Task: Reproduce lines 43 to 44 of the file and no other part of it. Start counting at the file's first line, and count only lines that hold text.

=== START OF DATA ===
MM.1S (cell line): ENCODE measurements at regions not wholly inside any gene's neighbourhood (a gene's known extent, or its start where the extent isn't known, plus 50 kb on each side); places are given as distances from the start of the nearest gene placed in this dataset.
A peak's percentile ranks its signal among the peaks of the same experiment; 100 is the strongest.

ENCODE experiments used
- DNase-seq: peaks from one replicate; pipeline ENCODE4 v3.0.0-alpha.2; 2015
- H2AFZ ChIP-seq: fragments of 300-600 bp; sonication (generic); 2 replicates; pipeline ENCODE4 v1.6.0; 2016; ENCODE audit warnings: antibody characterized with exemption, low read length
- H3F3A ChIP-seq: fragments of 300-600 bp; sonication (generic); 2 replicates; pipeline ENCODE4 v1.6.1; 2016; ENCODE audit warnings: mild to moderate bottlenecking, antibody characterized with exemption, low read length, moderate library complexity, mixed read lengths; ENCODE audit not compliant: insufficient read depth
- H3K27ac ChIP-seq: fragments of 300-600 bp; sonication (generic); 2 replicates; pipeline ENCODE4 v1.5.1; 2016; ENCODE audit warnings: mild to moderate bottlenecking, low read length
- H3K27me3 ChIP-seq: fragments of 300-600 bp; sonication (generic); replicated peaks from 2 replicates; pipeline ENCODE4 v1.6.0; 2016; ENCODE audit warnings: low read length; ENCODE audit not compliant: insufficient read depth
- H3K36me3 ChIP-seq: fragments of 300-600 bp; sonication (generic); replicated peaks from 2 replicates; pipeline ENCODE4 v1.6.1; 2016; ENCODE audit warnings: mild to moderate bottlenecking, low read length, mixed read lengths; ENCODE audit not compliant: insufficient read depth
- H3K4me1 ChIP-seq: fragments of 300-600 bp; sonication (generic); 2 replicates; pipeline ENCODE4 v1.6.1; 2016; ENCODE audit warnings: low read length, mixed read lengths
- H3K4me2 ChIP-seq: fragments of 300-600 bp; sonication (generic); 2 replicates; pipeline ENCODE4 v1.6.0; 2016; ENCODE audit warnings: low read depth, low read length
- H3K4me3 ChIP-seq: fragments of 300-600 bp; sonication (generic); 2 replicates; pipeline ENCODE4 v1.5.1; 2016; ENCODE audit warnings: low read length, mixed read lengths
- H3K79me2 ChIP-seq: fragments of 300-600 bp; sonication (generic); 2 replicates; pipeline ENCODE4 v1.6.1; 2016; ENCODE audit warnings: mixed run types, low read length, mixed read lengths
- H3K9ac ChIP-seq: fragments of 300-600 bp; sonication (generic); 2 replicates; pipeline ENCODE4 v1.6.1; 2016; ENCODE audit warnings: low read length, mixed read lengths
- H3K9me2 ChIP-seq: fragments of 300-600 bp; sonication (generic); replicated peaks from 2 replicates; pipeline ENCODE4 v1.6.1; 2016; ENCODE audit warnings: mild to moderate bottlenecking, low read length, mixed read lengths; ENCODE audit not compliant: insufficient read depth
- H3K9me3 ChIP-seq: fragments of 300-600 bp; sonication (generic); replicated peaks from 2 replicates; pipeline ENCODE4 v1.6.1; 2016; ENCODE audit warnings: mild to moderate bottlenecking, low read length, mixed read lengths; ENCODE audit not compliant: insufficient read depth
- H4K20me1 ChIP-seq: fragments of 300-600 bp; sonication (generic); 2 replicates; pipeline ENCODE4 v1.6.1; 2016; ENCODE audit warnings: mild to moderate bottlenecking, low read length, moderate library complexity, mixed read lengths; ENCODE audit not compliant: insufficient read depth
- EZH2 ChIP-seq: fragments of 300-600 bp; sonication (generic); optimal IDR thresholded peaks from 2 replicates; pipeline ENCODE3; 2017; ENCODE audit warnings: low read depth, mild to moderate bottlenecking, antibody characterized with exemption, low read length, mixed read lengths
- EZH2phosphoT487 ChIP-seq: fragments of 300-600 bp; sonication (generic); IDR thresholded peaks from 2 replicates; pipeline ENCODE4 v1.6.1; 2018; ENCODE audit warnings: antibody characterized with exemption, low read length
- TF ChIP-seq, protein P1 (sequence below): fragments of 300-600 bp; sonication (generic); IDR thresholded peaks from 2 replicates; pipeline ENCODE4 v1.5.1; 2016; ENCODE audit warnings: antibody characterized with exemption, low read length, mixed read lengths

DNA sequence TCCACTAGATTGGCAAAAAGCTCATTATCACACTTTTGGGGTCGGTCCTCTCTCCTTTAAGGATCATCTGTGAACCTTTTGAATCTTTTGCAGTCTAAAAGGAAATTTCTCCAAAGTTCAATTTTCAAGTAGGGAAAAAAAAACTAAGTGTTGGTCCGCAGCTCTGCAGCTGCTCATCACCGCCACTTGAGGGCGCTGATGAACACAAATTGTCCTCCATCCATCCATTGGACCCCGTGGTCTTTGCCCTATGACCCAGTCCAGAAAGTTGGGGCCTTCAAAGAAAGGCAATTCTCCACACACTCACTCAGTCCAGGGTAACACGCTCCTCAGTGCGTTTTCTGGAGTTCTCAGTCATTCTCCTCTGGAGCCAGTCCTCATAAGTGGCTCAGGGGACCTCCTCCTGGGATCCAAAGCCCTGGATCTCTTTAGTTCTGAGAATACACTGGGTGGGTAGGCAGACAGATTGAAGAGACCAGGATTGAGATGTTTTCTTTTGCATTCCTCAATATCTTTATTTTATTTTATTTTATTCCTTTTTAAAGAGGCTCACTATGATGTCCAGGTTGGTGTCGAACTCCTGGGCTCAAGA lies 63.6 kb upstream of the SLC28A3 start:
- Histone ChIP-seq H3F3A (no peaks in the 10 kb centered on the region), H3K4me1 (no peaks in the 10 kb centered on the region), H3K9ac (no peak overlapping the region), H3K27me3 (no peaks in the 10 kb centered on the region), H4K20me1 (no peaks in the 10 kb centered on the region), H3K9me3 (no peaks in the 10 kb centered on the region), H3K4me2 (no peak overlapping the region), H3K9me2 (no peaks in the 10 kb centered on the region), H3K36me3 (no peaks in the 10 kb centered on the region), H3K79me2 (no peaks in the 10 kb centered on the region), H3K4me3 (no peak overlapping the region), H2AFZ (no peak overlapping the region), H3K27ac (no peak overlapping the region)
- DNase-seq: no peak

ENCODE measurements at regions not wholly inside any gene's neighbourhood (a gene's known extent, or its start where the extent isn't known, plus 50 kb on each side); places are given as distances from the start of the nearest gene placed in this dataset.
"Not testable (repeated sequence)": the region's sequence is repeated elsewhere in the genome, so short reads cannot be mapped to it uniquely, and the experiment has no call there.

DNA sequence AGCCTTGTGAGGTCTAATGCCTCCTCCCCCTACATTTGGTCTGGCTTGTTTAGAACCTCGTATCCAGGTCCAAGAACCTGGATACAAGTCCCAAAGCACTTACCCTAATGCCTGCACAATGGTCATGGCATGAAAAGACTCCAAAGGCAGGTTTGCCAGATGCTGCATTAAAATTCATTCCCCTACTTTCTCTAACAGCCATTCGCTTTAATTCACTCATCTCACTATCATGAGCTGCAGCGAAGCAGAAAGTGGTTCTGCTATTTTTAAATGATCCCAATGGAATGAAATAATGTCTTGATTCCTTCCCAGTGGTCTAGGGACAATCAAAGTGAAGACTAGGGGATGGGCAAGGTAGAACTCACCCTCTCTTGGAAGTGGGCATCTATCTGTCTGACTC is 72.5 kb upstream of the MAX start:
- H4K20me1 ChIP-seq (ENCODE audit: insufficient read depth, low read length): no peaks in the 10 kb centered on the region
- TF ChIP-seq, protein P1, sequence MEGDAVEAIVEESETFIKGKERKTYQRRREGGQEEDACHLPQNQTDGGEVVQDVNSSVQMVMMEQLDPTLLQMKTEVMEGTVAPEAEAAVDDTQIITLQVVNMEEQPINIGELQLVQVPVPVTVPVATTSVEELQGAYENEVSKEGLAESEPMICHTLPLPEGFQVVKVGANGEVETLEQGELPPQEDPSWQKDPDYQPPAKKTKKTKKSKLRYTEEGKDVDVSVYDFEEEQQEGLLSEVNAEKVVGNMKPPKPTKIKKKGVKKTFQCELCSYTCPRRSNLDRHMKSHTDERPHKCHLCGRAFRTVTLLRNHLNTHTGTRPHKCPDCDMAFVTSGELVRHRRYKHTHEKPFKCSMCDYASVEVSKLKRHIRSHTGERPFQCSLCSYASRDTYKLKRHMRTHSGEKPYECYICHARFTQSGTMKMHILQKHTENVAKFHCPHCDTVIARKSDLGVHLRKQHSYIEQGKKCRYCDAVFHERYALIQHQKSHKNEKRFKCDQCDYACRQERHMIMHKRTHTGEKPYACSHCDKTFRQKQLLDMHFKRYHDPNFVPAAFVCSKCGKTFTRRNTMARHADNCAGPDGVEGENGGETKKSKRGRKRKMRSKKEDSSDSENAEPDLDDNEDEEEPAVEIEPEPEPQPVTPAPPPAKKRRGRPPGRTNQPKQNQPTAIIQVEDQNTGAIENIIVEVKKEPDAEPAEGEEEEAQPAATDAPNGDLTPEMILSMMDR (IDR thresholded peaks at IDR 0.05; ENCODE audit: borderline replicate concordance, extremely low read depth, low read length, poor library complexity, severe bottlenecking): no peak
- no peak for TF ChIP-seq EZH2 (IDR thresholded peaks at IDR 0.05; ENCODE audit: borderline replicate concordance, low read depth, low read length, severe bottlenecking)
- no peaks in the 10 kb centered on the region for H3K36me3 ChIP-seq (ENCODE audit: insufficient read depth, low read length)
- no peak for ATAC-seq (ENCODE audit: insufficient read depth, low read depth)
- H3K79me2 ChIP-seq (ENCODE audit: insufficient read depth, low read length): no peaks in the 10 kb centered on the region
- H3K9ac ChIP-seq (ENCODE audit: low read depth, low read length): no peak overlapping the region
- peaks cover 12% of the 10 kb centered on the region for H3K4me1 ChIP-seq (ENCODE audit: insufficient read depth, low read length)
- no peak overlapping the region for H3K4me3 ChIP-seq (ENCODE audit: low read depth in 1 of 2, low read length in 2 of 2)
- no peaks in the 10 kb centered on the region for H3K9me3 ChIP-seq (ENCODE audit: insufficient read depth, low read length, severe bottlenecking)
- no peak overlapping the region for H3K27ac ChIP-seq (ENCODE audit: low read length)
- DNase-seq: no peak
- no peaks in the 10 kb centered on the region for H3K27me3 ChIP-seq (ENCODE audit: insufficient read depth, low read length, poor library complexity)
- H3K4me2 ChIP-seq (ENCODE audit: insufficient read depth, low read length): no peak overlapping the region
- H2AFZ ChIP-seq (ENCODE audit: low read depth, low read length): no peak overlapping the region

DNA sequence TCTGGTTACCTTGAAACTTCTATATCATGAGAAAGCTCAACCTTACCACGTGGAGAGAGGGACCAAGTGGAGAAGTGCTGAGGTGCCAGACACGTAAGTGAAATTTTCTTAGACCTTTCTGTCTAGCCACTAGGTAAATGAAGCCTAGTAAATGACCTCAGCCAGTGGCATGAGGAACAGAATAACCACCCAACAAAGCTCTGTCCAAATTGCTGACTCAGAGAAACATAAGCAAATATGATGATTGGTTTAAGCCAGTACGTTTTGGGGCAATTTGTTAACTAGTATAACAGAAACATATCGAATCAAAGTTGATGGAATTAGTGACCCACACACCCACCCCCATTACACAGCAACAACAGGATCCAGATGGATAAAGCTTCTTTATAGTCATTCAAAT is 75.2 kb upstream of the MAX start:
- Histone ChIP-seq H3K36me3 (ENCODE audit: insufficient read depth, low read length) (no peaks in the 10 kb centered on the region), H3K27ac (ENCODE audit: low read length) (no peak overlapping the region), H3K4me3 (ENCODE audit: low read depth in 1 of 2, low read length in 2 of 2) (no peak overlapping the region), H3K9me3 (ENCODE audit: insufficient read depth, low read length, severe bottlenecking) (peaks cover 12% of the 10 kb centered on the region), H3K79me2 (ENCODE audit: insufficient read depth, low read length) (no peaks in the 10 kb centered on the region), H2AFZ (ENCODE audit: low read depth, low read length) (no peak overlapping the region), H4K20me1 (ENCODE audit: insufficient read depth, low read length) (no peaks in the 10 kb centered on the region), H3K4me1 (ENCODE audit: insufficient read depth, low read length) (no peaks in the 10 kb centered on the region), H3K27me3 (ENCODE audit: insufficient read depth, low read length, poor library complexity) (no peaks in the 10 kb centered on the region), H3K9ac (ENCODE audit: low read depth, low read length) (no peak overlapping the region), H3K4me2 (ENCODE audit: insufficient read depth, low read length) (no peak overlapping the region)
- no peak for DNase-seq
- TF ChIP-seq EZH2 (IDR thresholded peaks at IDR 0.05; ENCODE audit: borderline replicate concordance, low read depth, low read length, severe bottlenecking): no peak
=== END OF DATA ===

- Histone ChIP-seq H3K36me3 (ENCODE audit: insufficient read depth, low read length) (no peaks in the 10 kb centered on the region), H3K27ac (ENCODE audit: low read length) (no peak overlapping the region), H3K4me3 (ENCODE audit: low read depth in 1 of 2, low read length in 2 of 2) (no peak overlapping the region), H3K9me3 (ENCODE audit: insufficient read depth, low read length, severe bottlenecking) (peaks cover 12% of the 10 kb centered on the region), H3K79me2 (ENCODE audit: insufficient read depth, low read length) (no peaks in the 10 kb centered on the region), H2AFZ (ENCODE audit: low read depth, low read length) (no peak overlapping the region), H4K20me1 (ENCODE audit: insufficient read depth, low read length) (no peaks in the 10 kb centered on the region), H3K4me1 (ENCODE audit: insufficient read depth, low read length) (no peaks in the 10 kb centered on the region), H3K27me3 (ENCODE audit: insufficient read depth, low read length, poor library complexity) (no peaks in the 10 kb centered on the region), H3K9ac (ENCODE audit: low read depth, low read length) (no peak overlapping the region), H3K4me2 (ENCODE audit: insufficient read depth, low read length) (no peak overlapping the region)
- no peak for DNase-seq